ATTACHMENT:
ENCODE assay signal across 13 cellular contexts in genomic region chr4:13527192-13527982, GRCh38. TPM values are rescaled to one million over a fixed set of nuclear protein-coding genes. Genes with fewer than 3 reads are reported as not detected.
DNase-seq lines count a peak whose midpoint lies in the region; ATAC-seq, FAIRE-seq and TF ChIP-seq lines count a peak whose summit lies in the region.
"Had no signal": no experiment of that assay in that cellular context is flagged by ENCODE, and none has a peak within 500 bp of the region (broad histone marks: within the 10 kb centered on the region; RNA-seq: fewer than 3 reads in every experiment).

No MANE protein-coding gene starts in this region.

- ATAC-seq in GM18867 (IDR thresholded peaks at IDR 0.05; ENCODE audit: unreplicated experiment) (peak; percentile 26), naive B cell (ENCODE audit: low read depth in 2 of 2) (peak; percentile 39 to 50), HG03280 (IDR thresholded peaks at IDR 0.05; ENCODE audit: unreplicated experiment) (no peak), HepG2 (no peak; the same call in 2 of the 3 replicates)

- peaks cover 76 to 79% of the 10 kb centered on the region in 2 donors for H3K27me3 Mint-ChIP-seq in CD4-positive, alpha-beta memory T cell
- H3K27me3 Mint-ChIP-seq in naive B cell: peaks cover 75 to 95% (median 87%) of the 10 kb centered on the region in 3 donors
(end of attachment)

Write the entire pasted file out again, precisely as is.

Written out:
ENCODE assay signal across 13 cellular contexts in genomic region chr4:13527192-13527982, GRCh38. TPM values are rescaled to one million over a fixed set of nuclear protein-coding genes. Genes with fewer than 3 reads are reported as not detected.
DNase-seq lines count a peak whose midpoint lies in the region; ATAC-seq, FAIRE-seq and TF ChIP-seq lines count a peak whose summit lies in the region.
"Had no signal": no experiment of that assay in that cellular context is flagged by ENCODE, and none has a peak within 500 bp of the region (broad histone marks: within the 10 kb centered on the region; RNA-seq: fewer than 3 reads in every experiment).

No MANE protein-coding gene starts in this region.

- ATAC-seq in GM18867 (IDR thresholded peaks at IDR 0.05; ENCODE audit: unreplicated experiment) (peak; percentile 26), naive B cell (ENCODE audit: low read depth in 2 of 2) (peak; percentile 39 to 50), HG03280 (IDR thresholded peaks at IDR 0.05; ENCODE audit: unreplicated experiment) (no peak), HepG2 (no peak; the same call in 2 of the 3 replicates)

- peaks cover 76 to 79% of the 10 kb centered on the region in 2 donors for H3K27me3 Mint-ChIP-seq in CD4-positive, alpha-beta memory T cell
- H3K27me3 Mint-ChIP-seq in naive B cell: peaks cover 75 to 95% (median 87%) of the 10 kb centered on the region in 3 donors